MARFAKIND by Kieley Kimmel

by Maike Moncayo,

Marfakind_04 Marfakind_05 Marfakind_03 Marfakind_02 Marfakind_01

Pure coincidence? We don’t think so. For the second time in less than two weeks a textile artist and designer graduated from the Rhode Island School of Design, Kieley Kimmel, steals our heart. For the summer season 2013, the designer presents the first collection of her line MARFAKIND at Weltenbuerger in LA, an open love letter to Marfa, a desert city in West Texas, where she lived a few years ago. A remote place engraved upon her heart with its peculiar charm. So, she set about documenting the fences of the city, mostly hand-made from garbage, dented sheet metal, car parts, cactus, or other discarded objects. For the designer, symbols, which refer to that liminal space between architecture and landscape, as explored by the artists Donald Judd and Dan Flavin.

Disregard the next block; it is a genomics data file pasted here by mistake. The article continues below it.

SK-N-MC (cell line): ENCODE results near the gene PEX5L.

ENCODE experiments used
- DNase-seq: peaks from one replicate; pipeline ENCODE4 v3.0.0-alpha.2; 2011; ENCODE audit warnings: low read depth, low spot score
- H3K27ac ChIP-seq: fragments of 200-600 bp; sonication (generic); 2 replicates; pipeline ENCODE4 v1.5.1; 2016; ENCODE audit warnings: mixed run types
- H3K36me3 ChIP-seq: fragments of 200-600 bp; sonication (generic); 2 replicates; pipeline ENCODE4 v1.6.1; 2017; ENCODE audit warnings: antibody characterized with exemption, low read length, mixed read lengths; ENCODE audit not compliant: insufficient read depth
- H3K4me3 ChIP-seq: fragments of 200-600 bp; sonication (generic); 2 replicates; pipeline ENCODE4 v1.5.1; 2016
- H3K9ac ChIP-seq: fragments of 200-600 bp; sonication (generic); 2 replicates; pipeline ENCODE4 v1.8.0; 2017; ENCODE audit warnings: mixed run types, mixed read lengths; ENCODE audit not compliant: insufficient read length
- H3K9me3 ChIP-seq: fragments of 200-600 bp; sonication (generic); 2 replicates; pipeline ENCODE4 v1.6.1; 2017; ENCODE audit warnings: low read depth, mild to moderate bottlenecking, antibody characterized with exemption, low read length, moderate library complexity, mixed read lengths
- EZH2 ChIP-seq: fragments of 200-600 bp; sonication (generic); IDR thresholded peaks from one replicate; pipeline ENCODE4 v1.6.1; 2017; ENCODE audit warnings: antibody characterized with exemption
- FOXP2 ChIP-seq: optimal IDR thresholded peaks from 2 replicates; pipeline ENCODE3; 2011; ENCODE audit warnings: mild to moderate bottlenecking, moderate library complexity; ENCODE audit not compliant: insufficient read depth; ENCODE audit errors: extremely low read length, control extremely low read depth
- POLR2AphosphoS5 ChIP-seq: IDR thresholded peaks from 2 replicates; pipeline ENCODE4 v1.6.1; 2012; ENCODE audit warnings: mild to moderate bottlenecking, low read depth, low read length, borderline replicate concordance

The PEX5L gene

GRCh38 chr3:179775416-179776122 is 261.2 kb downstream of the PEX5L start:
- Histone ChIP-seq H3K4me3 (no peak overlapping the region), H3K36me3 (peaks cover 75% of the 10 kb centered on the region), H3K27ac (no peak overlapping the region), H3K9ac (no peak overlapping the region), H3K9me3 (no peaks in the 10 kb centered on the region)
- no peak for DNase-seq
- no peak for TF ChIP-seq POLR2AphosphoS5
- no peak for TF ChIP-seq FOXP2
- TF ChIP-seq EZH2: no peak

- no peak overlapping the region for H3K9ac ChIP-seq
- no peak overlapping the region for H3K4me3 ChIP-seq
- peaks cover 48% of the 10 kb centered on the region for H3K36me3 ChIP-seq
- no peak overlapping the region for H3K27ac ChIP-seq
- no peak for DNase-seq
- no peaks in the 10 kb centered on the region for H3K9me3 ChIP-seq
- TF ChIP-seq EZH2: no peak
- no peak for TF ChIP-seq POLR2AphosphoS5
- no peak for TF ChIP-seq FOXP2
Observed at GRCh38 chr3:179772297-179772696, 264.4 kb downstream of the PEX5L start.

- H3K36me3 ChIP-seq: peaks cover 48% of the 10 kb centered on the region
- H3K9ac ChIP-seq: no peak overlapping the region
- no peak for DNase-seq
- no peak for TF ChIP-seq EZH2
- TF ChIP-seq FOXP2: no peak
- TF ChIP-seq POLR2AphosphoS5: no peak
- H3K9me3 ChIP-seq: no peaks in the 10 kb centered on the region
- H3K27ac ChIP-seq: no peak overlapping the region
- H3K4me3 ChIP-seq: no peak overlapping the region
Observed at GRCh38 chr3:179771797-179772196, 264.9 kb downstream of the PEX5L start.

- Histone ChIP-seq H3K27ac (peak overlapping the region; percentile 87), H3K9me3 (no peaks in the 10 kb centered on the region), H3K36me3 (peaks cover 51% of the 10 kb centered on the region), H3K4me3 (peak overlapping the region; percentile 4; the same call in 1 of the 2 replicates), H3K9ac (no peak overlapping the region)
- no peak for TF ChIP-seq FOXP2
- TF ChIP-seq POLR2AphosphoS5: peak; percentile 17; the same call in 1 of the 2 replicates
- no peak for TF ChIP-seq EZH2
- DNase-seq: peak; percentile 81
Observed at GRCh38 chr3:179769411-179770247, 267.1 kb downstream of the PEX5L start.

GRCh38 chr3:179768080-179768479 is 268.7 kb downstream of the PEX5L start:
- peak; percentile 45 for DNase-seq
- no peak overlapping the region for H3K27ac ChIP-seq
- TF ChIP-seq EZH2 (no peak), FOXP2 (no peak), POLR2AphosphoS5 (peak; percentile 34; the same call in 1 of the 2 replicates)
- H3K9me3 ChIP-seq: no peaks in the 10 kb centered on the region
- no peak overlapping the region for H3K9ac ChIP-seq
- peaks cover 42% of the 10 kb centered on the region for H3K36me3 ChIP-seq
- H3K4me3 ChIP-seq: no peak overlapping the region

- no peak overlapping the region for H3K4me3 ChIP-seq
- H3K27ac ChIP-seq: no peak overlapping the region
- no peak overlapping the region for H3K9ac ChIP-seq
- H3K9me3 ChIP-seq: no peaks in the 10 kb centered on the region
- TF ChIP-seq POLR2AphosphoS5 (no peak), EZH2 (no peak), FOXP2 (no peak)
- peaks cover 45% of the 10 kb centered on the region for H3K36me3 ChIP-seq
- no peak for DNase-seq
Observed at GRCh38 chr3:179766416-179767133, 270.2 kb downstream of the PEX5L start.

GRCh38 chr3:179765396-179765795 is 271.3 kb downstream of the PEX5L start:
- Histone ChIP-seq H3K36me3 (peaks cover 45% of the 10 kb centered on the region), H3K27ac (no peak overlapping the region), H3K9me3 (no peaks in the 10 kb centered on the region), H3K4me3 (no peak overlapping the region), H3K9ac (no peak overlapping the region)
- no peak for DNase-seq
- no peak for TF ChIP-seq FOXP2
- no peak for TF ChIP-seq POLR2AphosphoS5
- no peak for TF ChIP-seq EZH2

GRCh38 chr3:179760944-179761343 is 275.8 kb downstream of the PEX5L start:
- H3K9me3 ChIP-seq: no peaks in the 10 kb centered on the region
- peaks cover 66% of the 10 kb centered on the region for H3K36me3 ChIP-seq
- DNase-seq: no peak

Sustainability encourages a return to the hand-made, and a new relationship between consumer and creator.

Later in Los Angeles, she creates her first collection born from that “DIY”-spirit and the pictorial quality of the urban landscape of the desert city. A project based on the experimentation with materials, and in which, naturally, textiles play a prominent role, as the designer tells us. Thus, it’s especially the precious silk-screened prints and the delicate hand-painted fabrics that immediately catch our attention – reminders of some of her most treasured places in Marfa. And in that search for the exact color of the chipping walls of the city, Kieley developed a washing system that would allow her to control water consumption and waste, at the same time creating the designs she had envisioned. Some of the knitwear pieces, such as the “Agave Sweater”, are made from eco-friendly cotton, cultivated to strict organic standards, while other knits were died by hand. Because the designer firmly believes that a sustainable textile production is essential to the future of fashion. And not just from an environmental perspective, but also an artistic one, as she asserts. “Small steps forward through material use and local production will help consumers to focus on what really matters, which is a meaningful product. Not just another mass-produced item. Sustainability encourages a return to the hand-made, and a new relationship between consumer and creator.” Amen to that.